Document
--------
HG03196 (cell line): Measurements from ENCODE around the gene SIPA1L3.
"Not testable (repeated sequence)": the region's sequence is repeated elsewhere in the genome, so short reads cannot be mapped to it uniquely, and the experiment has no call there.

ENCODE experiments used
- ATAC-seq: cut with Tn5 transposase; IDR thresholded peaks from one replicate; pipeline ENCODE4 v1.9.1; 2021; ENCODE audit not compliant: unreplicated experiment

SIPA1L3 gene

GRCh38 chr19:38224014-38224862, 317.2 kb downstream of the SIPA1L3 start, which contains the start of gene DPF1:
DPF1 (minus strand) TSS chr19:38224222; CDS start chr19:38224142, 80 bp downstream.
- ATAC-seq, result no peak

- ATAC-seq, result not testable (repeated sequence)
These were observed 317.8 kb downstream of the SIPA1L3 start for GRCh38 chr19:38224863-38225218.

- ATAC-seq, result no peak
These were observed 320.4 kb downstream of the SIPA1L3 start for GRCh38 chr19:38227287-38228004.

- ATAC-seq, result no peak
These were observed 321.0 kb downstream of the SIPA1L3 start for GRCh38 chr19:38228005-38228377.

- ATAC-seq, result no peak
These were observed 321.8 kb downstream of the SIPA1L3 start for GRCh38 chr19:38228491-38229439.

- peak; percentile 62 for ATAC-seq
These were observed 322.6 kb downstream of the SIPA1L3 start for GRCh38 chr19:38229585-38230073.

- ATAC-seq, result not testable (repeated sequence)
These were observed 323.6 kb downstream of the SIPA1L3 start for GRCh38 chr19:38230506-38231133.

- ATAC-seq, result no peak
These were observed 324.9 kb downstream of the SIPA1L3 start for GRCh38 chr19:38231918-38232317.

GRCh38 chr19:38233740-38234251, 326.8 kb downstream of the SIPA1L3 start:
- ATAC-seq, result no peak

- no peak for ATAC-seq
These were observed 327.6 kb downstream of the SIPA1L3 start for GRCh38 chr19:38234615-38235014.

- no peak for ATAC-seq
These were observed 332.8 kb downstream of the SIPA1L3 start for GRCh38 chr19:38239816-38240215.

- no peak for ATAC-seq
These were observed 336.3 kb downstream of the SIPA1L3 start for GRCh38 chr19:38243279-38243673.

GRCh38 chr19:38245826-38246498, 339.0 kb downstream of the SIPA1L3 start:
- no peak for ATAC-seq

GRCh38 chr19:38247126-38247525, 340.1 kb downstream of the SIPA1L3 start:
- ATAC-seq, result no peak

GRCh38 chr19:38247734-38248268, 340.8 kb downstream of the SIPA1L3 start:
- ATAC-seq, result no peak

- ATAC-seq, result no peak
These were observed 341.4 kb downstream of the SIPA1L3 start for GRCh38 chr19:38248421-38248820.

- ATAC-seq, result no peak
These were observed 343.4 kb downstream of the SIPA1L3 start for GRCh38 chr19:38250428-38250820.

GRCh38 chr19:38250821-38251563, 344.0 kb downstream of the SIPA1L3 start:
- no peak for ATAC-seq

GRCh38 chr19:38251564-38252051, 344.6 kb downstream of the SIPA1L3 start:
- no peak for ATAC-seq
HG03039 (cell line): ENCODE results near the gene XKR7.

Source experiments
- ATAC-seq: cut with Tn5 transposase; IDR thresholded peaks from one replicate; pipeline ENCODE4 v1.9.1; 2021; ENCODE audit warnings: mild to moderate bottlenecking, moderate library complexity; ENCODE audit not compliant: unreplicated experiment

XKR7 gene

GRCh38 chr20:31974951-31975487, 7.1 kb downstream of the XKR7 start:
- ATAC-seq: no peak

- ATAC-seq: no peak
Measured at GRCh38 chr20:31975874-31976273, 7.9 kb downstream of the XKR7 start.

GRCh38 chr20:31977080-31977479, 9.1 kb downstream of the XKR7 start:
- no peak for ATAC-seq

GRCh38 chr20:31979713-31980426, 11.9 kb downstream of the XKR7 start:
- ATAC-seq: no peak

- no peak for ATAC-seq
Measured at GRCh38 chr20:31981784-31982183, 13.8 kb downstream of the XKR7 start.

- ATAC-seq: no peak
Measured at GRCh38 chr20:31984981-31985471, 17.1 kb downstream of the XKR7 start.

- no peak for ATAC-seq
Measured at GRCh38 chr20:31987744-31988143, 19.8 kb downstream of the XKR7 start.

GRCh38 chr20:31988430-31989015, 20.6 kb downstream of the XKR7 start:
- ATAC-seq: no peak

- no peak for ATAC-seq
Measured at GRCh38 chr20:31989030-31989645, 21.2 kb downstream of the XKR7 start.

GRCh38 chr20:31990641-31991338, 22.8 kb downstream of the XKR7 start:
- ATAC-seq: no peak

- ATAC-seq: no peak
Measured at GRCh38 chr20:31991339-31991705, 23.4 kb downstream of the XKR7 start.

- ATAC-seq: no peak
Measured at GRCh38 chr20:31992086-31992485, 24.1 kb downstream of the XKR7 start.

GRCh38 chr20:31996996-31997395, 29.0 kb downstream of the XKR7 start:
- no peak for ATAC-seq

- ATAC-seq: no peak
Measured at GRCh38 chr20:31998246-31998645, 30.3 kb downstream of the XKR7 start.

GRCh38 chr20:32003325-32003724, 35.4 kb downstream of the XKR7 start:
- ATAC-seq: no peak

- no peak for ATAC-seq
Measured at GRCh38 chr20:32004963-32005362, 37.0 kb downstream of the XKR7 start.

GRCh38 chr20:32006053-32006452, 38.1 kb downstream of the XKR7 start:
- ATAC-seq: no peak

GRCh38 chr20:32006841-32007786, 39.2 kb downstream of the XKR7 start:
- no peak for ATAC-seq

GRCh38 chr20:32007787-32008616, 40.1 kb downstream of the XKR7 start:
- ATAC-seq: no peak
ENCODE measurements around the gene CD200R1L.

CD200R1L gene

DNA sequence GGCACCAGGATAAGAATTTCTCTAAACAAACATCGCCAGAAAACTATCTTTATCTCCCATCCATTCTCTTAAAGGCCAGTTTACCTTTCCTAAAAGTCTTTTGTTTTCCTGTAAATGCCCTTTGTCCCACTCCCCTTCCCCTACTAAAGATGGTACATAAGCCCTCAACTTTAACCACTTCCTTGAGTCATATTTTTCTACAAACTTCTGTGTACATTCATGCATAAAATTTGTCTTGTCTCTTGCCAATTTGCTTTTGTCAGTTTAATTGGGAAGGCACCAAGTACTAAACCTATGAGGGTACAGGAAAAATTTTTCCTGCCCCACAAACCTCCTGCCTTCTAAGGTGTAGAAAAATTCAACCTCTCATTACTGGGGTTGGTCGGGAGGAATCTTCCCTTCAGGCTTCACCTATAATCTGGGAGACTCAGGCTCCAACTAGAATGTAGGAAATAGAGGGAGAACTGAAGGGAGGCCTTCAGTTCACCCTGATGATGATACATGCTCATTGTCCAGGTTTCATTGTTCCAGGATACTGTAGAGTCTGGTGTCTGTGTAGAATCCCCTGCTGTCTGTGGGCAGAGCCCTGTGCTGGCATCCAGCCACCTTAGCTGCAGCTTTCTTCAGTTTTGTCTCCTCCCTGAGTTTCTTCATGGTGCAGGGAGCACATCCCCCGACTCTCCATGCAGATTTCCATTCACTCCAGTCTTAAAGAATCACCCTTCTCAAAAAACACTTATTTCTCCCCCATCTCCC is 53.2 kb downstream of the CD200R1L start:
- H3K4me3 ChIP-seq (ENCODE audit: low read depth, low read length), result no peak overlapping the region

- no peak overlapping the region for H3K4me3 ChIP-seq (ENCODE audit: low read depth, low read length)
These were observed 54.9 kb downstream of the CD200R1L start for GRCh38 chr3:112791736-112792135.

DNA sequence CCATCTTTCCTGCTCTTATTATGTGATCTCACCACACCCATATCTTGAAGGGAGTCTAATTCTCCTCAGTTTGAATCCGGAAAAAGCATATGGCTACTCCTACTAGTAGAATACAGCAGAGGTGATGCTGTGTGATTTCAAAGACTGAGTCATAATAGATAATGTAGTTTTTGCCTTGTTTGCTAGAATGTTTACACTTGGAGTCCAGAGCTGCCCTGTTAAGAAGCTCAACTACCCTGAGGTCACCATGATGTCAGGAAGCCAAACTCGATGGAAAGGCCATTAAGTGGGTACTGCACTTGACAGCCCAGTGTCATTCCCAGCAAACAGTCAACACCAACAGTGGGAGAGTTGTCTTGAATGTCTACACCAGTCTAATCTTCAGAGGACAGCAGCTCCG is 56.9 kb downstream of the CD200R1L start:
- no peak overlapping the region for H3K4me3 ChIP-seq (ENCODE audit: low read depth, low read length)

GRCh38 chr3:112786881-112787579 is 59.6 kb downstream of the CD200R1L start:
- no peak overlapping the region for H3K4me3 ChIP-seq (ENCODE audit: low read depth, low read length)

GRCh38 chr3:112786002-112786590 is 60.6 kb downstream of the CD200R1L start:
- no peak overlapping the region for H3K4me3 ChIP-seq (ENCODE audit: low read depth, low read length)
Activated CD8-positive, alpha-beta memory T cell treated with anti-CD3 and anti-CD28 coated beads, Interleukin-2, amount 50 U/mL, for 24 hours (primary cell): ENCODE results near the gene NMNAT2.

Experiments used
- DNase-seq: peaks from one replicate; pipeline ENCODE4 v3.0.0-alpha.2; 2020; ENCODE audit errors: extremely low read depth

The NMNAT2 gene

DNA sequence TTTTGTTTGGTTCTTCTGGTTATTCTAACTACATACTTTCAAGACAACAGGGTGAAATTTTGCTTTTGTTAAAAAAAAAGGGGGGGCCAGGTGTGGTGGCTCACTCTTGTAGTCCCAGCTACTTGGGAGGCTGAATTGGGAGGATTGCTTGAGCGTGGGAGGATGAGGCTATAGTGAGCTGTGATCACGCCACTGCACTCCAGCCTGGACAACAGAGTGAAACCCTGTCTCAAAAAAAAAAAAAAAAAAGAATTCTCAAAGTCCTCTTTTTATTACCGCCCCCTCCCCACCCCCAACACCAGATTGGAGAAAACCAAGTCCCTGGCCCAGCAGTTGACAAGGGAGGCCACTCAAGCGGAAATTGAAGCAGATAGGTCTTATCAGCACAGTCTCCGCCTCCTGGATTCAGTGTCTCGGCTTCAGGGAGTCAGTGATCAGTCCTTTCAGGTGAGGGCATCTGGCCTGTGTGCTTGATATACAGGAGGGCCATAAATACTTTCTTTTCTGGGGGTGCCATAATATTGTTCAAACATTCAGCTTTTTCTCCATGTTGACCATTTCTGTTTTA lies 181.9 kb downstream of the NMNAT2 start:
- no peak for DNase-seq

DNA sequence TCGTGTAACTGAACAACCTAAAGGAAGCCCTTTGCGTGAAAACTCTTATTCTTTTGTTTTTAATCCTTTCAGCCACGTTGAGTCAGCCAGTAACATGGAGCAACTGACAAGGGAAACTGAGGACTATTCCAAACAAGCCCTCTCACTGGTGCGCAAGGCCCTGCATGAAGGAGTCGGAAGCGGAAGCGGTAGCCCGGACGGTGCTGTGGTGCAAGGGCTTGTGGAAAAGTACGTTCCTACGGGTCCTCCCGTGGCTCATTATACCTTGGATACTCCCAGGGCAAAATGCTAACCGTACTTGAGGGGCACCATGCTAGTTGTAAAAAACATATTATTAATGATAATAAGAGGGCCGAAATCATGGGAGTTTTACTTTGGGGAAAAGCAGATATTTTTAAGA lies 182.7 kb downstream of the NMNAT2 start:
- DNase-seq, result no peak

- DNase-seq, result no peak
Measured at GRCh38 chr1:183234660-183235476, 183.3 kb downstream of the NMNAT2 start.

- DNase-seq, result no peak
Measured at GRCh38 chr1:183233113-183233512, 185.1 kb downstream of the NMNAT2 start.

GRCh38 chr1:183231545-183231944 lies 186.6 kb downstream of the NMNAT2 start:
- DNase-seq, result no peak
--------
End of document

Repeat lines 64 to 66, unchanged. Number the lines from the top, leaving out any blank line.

- ATAC-seq: no peak

- no peak for ATAC-seq
Measured at GRCh38 chr20:31989030-31989645, 21.2 kb downstream of the XKR7 start.